A funeral has been held for six unknown Auschwitz victims whose remains were donated to a British museum more than 20 years ago.
About 1,000 people attended the service, at Bushey New Cemetery, Hertfordshire.
The remains of five adults and at least one child were anonymously donated to the Imperial War Museum in 1997.
The victims, whose identities will never be known, were buried in a coffin with earth from Israel.
Survivors and those who had lost loved ones in the Holocaust attended the service.
The leader of the Roman Catholic Church in England and Wales, Cardinal Vincent Nichols, Communities Secretary James Brokenshire, the Israeli ambassador and the deputy German ambassador were also there.
Many were moved to tears during Chief Rabbi Ephraim Mirvis’s address.
Six million Jews were murdered in Nazi death camps during World War Two, starved and gassed, and their remains incinerated.
More than a million people were killed at the Auschwitz camp in occupied Poland.
The remains were among a large number of objects relating to the Holocaust given to the museum by a donor.
The human remains were unexpectedly among them.
They are understood to have been taken by the donor during a visit to the former death camp several decades ago.
The museum has a license to hold such items and the remains have been kept in storage for two decades.
Leader of the Holocaust Galleries at the IWM, James Bulgin, said: “The museum receives thousands of objects, but something like this is unusual to the point of complete uniqueness.
“Hundreds of thousands of people were killed at Auschwitz-Birkenau. Anybody who lost a relative there can consider these remains and think they could belong to my grandfather or mother.”
Mr Bulgin described the process of discovering details about the remains as “difficult”, adding: “These remains are fragments and also ash and some of that can’t be analysed further.”
Through forensic analysis the museum was able to find out that the fragments were the human remains of adults and children.
But the process is limited; their ages, gender or other personal details are impossible to learn.
The museum worked closely with Jewish religious leaders, and Mr Bulgin said the process of deciding what to do with the remains had been very moving.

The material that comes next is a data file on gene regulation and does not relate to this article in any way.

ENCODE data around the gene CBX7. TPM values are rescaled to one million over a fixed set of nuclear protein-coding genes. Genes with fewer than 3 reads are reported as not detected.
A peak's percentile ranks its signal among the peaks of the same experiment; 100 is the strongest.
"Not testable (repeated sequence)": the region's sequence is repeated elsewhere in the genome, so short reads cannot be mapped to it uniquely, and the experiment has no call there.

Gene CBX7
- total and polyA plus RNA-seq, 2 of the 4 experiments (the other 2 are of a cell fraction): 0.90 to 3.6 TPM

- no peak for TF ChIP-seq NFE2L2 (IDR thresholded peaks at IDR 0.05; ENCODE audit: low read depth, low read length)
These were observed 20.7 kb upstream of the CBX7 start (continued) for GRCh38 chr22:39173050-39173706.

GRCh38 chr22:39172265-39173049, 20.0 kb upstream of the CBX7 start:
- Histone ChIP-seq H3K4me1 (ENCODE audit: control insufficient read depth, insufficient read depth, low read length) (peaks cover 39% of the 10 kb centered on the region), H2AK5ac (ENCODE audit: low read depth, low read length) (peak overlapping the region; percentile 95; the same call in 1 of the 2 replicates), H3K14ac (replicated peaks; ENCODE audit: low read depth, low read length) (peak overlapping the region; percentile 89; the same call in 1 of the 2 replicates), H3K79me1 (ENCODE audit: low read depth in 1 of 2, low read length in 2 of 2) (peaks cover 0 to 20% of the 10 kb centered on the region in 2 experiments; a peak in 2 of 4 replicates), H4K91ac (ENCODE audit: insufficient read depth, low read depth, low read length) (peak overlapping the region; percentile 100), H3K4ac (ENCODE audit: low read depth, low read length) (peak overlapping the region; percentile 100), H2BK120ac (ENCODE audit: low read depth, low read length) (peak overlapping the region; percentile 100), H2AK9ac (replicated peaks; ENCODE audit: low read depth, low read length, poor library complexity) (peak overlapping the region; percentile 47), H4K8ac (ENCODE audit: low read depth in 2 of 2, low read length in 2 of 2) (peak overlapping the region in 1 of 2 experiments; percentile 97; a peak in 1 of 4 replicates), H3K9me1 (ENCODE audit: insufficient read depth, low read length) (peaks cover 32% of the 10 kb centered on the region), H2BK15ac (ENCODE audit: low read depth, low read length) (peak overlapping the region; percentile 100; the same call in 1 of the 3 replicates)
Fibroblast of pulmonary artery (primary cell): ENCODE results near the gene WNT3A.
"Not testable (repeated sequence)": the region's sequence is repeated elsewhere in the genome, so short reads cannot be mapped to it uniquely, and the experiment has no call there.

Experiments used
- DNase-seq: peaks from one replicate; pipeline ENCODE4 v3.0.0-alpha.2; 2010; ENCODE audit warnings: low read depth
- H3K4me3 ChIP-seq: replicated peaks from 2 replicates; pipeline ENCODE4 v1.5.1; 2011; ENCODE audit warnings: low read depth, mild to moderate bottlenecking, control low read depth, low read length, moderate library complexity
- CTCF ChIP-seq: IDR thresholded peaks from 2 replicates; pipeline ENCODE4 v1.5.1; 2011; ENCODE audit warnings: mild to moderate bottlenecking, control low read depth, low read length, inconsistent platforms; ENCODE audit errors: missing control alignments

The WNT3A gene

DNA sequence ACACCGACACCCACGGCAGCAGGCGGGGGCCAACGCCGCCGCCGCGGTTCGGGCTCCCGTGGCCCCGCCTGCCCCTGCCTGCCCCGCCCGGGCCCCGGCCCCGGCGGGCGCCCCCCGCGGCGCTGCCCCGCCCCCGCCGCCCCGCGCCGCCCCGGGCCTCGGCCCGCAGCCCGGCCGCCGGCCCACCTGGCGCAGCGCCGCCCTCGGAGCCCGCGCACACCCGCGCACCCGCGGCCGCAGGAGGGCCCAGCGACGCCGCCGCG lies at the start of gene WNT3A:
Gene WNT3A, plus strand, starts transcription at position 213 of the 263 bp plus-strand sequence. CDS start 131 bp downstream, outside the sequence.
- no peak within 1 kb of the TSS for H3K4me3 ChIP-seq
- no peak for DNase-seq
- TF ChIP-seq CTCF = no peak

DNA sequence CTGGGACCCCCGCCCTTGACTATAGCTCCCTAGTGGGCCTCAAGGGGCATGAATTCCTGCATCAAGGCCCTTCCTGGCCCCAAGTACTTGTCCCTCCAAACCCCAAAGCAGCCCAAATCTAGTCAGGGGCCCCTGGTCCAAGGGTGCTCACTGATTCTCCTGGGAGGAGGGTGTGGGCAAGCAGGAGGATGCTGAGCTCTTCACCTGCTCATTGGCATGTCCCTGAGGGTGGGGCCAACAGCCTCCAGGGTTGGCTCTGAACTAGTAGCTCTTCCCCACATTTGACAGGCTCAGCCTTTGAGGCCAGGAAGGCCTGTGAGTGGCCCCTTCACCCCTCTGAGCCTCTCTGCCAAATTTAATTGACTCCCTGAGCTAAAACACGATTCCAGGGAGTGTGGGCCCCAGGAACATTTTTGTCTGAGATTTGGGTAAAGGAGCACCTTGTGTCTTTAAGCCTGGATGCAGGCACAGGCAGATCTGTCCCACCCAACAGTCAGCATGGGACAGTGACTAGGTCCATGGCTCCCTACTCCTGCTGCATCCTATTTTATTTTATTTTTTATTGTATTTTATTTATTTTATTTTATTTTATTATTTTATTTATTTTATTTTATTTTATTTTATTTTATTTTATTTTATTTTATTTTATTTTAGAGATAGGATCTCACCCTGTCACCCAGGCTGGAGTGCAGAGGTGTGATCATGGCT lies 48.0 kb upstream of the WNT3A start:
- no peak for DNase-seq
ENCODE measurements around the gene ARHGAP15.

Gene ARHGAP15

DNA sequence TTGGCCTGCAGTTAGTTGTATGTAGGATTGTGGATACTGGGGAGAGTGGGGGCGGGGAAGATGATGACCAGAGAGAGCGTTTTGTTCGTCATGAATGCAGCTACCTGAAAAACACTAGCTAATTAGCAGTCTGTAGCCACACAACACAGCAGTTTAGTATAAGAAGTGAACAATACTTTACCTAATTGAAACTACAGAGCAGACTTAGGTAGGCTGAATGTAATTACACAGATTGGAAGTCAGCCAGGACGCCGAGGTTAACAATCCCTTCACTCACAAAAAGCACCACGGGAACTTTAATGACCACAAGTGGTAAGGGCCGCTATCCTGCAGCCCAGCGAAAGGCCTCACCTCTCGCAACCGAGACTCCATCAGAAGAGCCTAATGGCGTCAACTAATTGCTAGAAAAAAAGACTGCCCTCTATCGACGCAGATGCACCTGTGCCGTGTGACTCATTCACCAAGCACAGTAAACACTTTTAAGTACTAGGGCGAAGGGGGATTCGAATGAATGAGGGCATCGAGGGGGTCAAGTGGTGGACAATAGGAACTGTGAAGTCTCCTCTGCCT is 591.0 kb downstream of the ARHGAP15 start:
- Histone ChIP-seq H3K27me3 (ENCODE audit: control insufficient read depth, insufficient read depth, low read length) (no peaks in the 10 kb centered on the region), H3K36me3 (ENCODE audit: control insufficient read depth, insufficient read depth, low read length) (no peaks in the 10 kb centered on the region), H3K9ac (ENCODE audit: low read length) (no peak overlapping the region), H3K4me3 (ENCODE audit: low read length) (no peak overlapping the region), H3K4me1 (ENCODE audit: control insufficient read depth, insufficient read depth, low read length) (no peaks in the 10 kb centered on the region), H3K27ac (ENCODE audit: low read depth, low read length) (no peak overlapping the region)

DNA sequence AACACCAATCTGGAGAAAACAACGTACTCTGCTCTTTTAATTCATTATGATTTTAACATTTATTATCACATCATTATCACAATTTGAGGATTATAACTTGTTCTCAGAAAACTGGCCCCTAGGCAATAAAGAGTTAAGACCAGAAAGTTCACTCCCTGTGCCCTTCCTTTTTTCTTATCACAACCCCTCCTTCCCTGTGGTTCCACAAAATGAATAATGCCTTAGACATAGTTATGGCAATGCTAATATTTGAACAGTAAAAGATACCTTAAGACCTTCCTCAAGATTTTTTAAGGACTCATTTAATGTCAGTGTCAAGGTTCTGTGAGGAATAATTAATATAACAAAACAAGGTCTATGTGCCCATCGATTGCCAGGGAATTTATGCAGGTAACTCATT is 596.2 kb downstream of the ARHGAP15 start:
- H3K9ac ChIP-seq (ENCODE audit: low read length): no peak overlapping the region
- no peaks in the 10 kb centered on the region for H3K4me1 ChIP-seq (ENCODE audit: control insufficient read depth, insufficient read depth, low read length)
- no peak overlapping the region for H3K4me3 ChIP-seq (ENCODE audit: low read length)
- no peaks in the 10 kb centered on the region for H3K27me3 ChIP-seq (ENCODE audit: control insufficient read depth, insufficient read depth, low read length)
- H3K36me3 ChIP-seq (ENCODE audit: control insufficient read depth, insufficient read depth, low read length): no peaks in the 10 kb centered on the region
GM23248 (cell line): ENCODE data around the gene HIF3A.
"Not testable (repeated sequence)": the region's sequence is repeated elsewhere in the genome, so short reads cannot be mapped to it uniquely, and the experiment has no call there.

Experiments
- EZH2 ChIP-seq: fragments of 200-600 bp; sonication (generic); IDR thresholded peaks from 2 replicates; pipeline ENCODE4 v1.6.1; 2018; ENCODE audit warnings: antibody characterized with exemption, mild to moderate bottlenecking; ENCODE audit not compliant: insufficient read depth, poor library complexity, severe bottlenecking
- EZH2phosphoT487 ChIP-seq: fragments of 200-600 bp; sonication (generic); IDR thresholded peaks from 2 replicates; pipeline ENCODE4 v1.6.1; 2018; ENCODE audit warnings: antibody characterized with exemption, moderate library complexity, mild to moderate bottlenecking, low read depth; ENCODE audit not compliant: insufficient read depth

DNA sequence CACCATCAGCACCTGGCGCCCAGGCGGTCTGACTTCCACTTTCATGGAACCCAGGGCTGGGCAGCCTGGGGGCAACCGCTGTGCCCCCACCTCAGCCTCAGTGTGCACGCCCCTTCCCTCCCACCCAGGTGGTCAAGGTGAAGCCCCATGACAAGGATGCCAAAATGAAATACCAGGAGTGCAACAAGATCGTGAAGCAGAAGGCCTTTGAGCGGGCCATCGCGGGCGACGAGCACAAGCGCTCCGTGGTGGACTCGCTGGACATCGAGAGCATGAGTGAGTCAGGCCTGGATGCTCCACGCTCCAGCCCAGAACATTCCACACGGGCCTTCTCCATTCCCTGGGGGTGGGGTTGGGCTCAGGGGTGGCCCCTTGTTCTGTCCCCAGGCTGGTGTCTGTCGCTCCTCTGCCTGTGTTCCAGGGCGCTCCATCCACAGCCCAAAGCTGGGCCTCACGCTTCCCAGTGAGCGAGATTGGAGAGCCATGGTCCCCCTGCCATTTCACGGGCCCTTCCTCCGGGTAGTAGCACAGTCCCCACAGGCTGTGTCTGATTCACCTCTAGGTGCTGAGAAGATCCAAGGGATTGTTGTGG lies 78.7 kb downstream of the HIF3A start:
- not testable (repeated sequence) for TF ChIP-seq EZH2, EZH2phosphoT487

The UK’s Chief Rabbi Ephraim Mirvis led prayers at the service.
“We don’t know who you are, we don’t know if you’re male or female, we don’t know which country you’re from, but one thing we do know; you were a Jewish and brutally murdered,” he began by saying.
“You were let down badly at the time and now your remains have somehow come to the UK. And we have the opportunity of granting you the dignity and honour of a funeral service.”
Previously Rabbi Mirvis said the symbolism was enormous.
“We find exceptional poignancy in the fact that there are six souls that we are burying,” he said.
“Each one stands for one million souls who perished. And interestingly enough there were just under five million who were adults and just over one million who were children.”
“There were members of my family who perished in the Holocaust and we all related to this directly,” Rabbi Mirvis said.
“Now we will have the opportunity to accord them some dignity and to give them a final resting place.”
He said he hoped the site would become a place of pilgrimage for Jewish families, much like the tomb of the Unknown Soldier.
But he also reflected on the memorial’s timeliness for wider society, adding: “We need a strong reminder such as this to let us know what can result, even within a democratic society, what can result if anti-Semitism, if racism and xenophobia, go unchecked.”
The Prince of Wales, who is patron of the Holocaust Memorial Day Trust, has sent a letter of condolence to the Jewish community.